Population structure and antibiotic resistence

Karishma Kaushik

Most microbes live in heterogeneous, multi-species communities in close association with each other. Microbial consortia are dynamic, interacting communities of two or more microbial groups. Synergistic interspecies associations can provide complex functional capabilities to the consortium, far greater than that achievable with monocultures (1). Biofilms are surface-associated, structured, multi-species microbial consortia that colonize a wide range of substrates of medical importance, posing a serious clinical and public health concern (2). There is an imperative need for innovative strategies to overcome biofilm resistance. Harnessing the potential of individual cell populations and their interactions could serve as a novel therapeutic approach to combat antibiotic resistance in biofilms.

When wild-type Pseudomonas aeruginosa PA14 cells are deposited on a background of antibiotic-resistant mutant cells overlaid on antibiotic-containing agar (tobramycin or gentamicin 8 mg/ml), we observe inhibition of mutants in the region of wild-type deposition.

Inhibition in a spatially-structured system. Wild-type Pseudomonas aeruginosa PA14 cells (left) deposited on the filter-disc inhibit antibiotic-resistant mutant lawns (tobramycin 8 mg/ml agar) in their region of deposition. No inhibition (right) is seen when Luria-Bertani culture medium without cells is deposited. Pictures taken after one day of incubation at 37°C. Scale bar = 5 mm.

Seventeen clinical cystic fibrosis isolates , PAO1, P. fluorescens, Pseudomonas sandgrass isolate, E. coli, Methicillin-resistant S. aureus, Burkholderia cepacia and Serratia marcescens also produce inhibition of antibiotic-resistant mutant lawns. We find that antibiotic is not needed for the production of the inhibitory factor but is needed for inhibition of antibiotic-resistant mutants. Further, nutrient depletion, reactive oxygen species and pyocins do not appear to play a role in mediating inhibition. Based on these observations, we believe that the inhibitory factor is a small, diffusible, metabolic product that is produced in the absence of antibiotic but inhibits antibiotic-resistant mutants in synergy with antibiotic.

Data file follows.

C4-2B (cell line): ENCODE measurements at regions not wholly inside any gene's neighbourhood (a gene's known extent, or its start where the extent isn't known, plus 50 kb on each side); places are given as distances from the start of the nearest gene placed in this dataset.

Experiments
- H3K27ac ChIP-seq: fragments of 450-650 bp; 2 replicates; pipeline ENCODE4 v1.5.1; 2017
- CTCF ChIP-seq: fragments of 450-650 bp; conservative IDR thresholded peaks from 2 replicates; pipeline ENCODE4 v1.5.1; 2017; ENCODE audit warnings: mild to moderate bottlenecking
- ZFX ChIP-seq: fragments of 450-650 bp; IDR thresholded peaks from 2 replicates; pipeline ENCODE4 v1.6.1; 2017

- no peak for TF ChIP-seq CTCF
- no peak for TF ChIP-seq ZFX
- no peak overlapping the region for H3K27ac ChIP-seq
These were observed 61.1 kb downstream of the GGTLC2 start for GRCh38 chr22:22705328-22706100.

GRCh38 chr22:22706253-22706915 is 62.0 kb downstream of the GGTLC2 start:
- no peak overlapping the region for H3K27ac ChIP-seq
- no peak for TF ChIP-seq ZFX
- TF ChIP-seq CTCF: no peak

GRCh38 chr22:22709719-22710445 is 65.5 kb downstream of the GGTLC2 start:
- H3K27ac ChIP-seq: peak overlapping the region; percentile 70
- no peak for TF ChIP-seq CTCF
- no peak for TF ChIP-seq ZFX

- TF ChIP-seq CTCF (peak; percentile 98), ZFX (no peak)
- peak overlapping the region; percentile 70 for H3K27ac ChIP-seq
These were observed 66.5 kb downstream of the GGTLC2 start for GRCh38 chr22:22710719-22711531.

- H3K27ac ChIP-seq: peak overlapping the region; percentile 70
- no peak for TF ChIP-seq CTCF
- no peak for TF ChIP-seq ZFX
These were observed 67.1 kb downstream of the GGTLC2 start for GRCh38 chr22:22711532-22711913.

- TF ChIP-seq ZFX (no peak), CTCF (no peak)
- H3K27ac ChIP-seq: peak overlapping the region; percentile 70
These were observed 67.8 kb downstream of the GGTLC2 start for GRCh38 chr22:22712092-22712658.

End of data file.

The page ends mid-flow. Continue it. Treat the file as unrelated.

To observe inhibition at biologically-relevant spatial scales, constant numbers of antibiotic-resistant mutants were mixed with different wild-type cell densities, plated on antibiotic-containing agar (tobramycin 8 mg/ml) and the number of surviving mutant colonies were counted. The probability of mutant survival shows a non-monotonic dependence on the wild-type cell density. At low densities wild-type cells appear to protect mutants. However, at high cell densities, wild-type inhibition of mutants is seen to predominate, indicating that this phenomenon of inhibition influences antibiotic-resistant mutant survival even at biologically-relevant spatial scales.

Protection and inhibition in a spatially-mixed system. Constant numbers of antibiotic-resistant mutants were mixed with different densities of wild-type PA14 cells and plated on tobramycin 8 mg/ml agar. Antibiotic-resistant mutants show a non-monotonic survival trend where at low densities, wild-type cells appear to protect mutants and at high densities, wild-type inhibition of mutants predominates.

We have identified a clinically-significant microbial interaction whereby bacterial populations otherwise resistant to antibiotics can be inhibited in the presence of a bacterial product synergistic with antibiotics. This work could open a continuum of research directed at exploiting interactions in microbial consortia to overcome antibiotic resistance. Further, it highlights the possibility that the lifetime of current antibiotics can be extended with the use of natural bioproducts as synergistic agents. We are currently working to refine our models to capture the physical characteristics of inhibition and identify the isolatable inhibitory factor.

1. Brenner K, You L, Arnold FH. Engineering microbial consortia: a new frontier in synthetic biology. Trends in Biotechnology (2008): 26; 483-489.

2. Costerton JW, Lewandowski Z. Microbial Biofilms. Ann. Rev. Microbiol (1995): 49; 711-745.